I keep my client’s gardens neat and tidy at this time of year by pulling out the occasional dead plant and trimming away dried out foliage. In deference to the pollinators, the very best time of year to plant bulbs and organize the garden for the following year, is after November 1st, at the very earliest. And even then, if for example my Korean Daisies are still blooming, I work around the plant. Usually in November and up until the first frost, it is covered in bees. I’ve had many a Monarch pass through my garden in November and the Korean Daisies were there at the ready to provide nectar for weary travelers.

Patti’s Caterpillar, found in her garden on October 14th. He’s now at our home in a terrarium, happily munching away on Common Milkweed leaves. I leave him outdoors in a sunny location during the day but bring him indoors late in the afternoon because the air temperature is dropping considerably at night. Patti Papow Photo

THANK YOU! AND MONARCH FLAKES AT EASTERN POINT LIGHTHOUSE

 Monarchs were streaming all along the coast of Cape Ann yesterday and it was a beautiful sight!

I AM OVERJOYED TO SHARE THAT WE HAVE RAISED 800.00 IN 24 HOURS!!! MY DEEPEST THANKS TO LAUREN M. FROM MANCHESTER, DONNA STOMAN AND PEGGY O’MALLEY FROM GLOUCESTER, JOEY C, AND ANONYMOUS FOR THEIR GENEROUS HELP.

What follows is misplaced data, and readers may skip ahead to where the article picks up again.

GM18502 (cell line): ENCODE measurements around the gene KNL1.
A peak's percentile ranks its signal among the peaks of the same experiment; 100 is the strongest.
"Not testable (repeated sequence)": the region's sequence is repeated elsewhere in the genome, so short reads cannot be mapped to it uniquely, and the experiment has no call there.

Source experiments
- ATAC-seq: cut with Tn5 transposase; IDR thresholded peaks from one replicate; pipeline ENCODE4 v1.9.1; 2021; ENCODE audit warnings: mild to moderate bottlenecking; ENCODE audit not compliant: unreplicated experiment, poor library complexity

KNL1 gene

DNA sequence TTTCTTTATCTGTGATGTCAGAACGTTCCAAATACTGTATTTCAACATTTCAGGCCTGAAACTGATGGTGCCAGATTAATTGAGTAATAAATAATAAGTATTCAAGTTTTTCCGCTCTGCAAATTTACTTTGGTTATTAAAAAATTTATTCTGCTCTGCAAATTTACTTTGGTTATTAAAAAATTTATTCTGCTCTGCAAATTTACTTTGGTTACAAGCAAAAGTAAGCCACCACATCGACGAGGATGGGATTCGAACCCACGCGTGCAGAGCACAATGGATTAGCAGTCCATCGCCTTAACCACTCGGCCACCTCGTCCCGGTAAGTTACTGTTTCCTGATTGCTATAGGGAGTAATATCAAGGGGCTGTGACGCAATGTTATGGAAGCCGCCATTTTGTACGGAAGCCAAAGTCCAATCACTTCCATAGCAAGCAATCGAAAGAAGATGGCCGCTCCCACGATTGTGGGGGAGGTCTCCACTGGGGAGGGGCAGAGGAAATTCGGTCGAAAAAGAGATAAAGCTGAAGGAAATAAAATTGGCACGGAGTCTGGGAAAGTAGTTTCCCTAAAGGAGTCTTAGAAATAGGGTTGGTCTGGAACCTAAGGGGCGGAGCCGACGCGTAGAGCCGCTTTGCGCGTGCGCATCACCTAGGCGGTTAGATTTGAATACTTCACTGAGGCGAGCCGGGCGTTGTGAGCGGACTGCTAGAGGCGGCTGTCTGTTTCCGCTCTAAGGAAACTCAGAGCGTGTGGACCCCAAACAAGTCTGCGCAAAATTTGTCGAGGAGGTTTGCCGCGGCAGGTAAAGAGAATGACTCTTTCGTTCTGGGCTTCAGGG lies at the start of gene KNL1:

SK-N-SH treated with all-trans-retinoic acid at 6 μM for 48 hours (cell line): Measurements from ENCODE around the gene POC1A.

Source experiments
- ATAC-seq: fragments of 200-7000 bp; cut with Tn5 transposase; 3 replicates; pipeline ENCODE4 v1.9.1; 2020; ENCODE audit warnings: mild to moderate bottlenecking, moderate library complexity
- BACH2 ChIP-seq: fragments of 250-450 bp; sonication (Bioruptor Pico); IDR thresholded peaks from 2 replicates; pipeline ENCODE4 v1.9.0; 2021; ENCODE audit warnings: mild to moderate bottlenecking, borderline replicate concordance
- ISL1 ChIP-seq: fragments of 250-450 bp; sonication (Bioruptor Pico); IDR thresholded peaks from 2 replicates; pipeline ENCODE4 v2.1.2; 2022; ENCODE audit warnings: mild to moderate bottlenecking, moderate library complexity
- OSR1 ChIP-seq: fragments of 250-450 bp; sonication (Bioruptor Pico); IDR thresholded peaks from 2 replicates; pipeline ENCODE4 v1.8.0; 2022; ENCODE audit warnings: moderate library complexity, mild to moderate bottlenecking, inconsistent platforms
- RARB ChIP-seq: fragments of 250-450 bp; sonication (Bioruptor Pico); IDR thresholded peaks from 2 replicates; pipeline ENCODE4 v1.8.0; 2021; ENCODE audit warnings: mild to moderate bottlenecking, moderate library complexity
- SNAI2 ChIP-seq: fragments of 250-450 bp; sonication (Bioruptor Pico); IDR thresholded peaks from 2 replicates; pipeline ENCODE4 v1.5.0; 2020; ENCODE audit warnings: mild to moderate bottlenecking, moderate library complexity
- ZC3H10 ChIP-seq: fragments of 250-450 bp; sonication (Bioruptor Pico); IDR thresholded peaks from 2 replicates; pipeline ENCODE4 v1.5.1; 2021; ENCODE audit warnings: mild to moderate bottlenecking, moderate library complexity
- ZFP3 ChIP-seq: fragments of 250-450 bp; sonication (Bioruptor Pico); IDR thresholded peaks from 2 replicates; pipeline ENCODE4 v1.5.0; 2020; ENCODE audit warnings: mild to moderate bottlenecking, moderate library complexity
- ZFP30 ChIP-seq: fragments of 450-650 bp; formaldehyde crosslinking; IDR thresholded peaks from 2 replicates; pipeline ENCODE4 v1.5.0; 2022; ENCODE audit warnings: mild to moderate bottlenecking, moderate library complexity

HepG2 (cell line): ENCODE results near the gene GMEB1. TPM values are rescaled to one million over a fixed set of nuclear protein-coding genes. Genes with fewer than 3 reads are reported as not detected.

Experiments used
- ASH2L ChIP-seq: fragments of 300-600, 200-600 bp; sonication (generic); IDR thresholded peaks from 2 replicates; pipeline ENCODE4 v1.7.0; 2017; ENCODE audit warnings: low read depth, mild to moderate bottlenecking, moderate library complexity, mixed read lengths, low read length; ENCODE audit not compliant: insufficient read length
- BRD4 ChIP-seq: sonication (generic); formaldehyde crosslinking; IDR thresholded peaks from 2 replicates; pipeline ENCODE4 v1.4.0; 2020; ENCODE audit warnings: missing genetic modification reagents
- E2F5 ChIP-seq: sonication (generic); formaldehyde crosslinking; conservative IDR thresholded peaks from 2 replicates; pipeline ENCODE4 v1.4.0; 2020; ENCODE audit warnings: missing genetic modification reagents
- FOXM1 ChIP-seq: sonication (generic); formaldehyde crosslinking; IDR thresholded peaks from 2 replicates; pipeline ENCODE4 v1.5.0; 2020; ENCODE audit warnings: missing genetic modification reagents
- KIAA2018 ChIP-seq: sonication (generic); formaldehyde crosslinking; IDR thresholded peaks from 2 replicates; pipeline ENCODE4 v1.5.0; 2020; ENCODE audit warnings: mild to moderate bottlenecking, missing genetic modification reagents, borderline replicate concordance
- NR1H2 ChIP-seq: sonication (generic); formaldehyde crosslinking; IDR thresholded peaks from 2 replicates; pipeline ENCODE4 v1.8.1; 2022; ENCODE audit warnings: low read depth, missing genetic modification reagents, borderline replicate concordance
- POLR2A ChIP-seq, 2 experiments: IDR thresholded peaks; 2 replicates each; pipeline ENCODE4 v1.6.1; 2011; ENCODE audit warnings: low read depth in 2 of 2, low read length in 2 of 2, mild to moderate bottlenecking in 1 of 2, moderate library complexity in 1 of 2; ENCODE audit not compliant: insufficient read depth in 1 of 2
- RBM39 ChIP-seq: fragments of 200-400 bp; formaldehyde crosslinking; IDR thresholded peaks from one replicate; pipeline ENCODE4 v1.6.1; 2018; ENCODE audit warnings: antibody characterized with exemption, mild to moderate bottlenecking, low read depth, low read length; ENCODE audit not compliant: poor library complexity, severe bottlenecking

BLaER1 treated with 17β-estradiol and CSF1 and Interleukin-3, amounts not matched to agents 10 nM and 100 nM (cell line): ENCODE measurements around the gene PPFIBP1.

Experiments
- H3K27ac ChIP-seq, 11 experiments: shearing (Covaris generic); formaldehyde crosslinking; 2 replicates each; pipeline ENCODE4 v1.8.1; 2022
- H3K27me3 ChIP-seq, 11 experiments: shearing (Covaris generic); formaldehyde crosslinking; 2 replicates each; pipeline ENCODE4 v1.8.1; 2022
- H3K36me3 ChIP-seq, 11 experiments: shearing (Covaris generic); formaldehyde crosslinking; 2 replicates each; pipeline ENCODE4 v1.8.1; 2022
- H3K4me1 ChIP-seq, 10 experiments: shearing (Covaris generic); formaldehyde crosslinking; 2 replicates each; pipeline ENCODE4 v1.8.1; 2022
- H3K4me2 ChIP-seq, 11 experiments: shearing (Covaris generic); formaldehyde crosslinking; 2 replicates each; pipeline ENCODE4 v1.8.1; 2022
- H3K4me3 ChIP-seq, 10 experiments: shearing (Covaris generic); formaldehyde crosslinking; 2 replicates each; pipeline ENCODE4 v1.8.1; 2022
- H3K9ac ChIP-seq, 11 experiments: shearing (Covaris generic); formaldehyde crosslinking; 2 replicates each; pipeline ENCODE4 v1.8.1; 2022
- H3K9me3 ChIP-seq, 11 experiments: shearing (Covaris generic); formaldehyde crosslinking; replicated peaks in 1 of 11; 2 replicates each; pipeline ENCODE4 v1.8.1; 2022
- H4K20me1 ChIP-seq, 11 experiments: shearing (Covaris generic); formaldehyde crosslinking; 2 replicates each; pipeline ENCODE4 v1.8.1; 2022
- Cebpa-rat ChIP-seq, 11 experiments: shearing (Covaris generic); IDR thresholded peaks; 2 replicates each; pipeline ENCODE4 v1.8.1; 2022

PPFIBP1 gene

Please help towards the completion of my documentary film Beauty on the Wing: Life Story of the Monarch Butterfly, filmed in the wilds of Cape Ann and Angangueo. Thank you! DONATE HERE.

HOW YOU CAN HELP FUND MY MONARCH BUTTERFLY FILM!

I AM OVERJOYED TO SHARE THAT WE HAVE RAISED 1800.00 IN THE FIRST TWO DAYS OF “BEAUTY ON THE WING” ONLINE FUNDRAISER!!! MY DEEPEST THANKS  TO LAUREN M., DONNA STOMAN, PEGGY O’MALLEY, JOEY C, ELAINE M., CATHERINE RYAN, JOEANN HART, JANE PAZNIK BONDARIN AND ROBERT REDIS (BOTH FROM NEW YORK), AND ANONYMOUS PERSONS FOR THEIR GENEROUS HELP.  

Dear Friends,

Today I am excited to launch the online fundraising campaign for my documentary film Beauty on the Wing: Life Story of the Monarch Butterfly.

This film—more than five years in the making—chronicles the extraordinary story of the Monarch butterfly. Tiny creatures, each weighing less than a paperclip, journey thousands of miles from their northern breeding grounds, of which Cape Ann is an integral part, to the trans-volcanic mountaintops of central Mexico. The most magical thing is that their story unfolds in our own backyards, marshes, meadows, and fields. Beauty on the Wing reveals the interconnection between the butterfly’s habitat and wildflowers and the importance of conserving their ecosystems. The film is unique in that every stage of the butterfly’s life cycle is recorded in vibrant close-up in the wild, both on Cape Ann and in Mexico.